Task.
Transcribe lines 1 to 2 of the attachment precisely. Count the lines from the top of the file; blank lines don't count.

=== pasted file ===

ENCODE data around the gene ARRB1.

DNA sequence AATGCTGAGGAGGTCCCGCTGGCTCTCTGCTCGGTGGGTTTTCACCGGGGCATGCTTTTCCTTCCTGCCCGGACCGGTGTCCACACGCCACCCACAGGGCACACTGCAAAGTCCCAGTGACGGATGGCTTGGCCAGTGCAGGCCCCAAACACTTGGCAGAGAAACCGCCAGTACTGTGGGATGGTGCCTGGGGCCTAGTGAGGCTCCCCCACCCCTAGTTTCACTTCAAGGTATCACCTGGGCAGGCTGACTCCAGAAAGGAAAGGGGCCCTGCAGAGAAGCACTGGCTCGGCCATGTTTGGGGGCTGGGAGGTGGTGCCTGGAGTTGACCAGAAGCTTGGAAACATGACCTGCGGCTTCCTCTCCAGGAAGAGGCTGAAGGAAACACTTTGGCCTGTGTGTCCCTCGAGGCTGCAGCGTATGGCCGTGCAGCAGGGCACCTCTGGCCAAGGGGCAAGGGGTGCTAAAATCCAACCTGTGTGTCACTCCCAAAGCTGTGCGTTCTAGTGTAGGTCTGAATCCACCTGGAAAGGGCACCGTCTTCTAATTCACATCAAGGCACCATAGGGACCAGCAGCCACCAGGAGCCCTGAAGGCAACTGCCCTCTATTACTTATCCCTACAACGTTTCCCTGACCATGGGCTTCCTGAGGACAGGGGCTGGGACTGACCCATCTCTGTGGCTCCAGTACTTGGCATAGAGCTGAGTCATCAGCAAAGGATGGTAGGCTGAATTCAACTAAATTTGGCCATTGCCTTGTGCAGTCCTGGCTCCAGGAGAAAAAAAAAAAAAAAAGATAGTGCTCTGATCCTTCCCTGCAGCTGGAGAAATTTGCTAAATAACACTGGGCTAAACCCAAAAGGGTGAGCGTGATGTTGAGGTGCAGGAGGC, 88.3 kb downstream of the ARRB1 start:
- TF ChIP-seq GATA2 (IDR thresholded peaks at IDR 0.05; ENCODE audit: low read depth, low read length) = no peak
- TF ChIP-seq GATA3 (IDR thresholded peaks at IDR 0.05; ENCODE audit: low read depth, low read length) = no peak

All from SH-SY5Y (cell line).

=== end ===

ENCODE data around the gene ARRB1.

DNA sequence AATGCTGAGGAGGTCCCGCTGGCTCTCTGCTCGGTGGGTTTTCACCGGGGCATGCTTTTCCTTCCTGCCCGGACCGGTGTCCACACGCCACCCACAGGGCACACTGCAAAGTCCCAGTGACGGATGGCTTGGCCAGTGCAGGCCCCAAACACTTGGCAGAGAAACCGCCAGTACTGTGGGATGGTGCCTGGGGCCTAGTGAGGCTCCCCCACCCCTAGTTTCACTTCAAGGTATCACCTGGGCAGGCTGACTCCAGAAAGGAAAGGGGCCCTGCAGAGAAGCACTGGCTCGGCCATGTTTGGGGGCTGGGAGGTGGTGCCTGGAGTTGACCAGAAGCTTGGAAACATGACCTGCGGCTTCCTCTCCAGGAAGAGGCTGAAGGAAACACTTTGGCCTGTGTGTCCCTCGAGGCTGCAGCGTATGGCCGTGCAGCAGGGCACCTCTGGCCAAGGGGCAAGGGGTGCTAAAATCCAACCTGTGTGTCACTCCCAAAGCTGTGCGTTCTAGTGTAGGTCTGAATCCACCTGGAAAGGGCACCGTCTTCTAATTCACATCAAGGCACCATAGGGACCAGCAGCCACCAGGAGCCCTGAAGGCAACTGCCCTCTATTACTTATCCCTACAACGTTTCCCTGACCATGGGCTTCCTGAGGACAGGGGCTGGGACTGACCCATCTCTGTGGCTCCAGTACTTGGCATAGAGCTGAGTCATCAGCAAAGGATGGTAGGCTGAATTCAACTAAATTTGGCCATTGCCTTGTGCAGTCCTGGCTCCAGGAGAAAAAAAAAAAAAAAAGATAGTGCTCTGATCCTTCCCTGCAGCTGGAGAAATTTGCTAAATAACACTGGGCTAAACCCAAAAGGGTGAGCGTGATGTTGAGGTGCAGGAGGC, 88.3 kb downstream of the ARRB1 start: